towards reducing the tension between them. In any case, they
are practicing interacting as separate, responsible,
autonomous, and respectful people, not as people who are
defined and judged by others. The exercise increases intimacy.
With some thought, you can see how the exercise cuts
through many "games," such as the I-want-total-intimacy
pursuer with the I-want-space distancer or the I'm-the-boss
with the I'm-so-helpless partner. These relationships, like so
many, are based on self-put-down, restricted views of our
needs and potential.
You may not need to continue this exercise for a long time.
Use it as long as it is beneficial. After increasing communication
in this way several times, it is important to try the next one
(even if you haven't made much progress thus far). Ideally, the
next exercise should be added so that you are doing both #1
and #2 together for a while.
On designated days, say Monday, Wednesday, and Friday,
one partner gets to make one "intimacy" request. On Tuesday,
Thursday and Saturday the other partner makes one intimacy
request. (Sunday is a day of rest.) The requests must be
reasonable and do-able that day; it can't be unrealistic, like
"adore me forever," or a demand for an uncontrollable feeling,
like "forgive me for last night." The request must also be made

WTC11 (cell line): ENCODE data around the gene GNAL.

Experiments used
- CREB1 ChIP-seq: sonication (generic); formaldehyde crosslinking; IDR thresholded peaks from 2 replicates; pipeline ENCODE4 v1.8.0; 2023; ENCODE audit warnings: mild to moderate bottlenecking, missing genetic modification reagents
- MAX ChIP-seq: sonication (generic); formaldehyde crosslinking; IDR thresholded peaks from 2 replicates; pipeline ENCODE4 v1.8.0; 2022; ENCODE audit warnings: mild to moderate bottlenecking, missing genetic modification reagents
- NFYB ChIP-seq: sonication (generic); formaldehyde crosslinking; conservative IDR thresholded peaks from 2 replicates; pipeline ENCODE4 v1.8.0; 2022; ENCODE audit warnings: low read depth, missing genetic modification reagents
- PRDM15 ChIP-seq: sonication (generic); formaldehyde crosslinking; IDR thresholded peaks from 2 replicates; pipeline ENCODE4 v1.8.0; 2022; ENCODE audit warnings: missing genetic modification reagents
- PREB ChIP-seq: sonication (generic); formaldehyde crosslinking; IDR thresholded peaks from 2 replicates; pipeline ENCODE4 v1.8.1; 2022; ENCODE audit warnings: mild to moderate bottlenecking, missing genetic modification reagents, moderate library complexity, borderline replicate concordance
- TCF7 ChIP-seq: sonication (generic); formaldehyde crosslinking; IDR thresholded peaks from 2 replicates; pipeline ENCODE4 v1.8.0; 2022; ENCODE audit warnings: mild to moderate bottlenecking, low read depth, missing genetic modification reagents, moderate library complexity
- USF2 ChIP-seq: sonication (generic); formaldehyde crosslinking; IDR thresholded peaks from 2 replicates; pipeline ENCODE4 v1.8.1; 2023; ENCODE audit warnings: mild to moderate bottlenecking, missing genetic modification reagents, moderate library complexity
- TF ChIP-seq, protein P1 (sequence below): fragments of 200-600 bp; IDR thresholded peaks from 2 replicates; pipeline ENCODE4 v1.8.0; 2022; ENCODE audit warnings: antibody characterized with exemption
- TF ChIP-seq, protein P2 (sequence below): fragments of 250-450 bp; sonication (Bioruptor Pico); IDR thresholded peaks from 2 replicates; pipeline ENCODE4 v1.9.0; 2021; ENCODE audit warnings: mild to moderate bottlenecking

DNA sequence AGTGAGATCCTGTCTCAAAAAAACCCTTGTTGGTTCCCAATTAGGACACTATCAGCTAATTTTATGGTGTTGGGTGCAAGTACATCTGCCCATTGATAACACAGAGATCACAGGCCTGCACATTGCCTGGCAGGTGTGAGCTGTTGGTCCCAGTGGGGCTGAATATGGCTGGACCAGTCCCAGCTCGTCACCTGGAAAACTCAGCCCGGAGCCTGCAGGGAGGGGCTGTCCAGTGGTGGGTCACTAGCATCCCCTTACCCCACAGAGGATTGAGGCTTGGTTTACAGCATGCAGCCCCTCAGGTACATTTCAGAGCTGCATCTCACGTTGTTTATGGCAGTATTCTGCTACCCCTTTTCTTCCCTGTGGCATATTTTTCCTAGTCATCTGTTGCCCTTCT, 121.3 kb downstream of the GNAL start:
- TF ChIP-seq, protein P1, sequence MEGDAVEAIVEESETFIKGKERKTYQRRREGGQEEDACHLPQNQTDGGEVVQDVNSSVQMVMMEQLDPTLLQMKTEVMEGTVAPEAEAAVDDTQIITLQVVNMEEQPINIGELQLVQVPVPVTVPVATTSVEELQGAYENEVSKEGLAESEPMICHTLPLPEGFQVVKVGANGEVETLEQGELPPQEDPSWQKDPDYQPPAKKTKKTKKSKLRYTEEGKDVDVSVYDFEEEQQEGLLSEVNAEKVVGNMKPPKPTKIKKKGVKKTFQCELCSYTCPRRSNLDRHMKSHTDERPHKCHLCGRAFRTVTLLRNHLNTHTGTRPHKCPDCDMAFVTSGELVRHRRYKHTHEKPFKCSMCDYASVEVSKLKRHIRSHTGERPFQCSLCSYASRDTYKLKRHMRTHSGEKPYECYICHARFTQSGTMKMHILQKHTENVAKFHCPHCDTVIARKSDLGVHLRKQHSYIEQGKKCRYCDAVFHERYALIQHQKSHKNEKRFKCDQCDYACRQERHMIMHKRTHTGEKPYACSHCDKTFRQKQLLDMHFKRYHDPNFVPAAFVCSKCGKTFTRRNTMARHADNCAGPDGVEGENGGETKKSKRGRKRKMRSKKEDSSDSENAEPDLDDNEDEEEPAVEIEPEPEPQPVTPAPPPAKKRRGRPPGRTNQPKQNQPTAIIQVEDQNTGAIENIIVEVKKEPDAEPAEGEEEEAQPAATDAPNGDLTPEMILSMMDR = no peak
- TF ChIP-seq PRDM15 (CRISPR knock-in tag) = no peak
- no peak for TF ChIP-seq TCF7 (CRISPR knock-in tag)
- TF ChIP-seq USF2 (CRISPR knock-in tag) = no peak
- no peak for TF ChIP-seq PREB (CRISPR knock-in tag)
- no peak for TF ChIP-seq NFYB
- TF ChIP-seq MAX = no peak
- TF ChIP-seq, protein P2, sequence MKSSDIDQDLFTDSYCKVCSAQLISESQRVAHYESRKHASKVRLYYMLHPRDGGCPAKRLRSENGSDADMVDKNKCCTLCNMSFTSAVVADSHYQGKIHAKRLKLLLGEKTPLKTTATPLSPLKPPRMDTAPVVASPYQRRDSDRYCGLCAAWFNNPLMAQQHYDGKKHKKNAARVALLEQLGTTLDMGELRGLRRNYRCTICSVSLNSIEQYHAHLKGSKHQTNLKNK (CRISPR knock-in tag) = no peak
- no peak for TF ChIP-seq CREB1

clear in terms of the behavior involved, for instance if you ask
for "some attention and tenderness," it needs to be spelled out
as "take a long walk with me," or "help me decide tonight what
courses to take," or "give me a back rub," etc. Since this
exercise is to increase intimacy, offensive, disgusting,
disturbing, inconsiderate requests must not be made. Some
couples may want to make certain areas off limits, such as sex
or money matters. Within these limits, however, the other
partner agrees in advance to carry out the intimacy request.
After several days, two or three requests could be made.
For couples made up of "givers," who never think of
themselves, and "takers," who never do for others, this
exercise is an eye-opening experience. Likewise, for couples in
a power struggle who have trouble thinking in terms of shared
or equal power, this experience opens up vistas. They will find,
in small ways, at least, that it is safe for someone else to be in
control. The pursuer-distancer couple will also have to change,
with the distancer shifting from always running from his/her
partner to specifically thinking "how do I want to be closer." We
don't have to have problems to ask for and do nice things for
When exercise #2 has been worked out, a simple change
should be made so that both are in control of the intimacy. On
your day to make "intimacy requests," you can now make as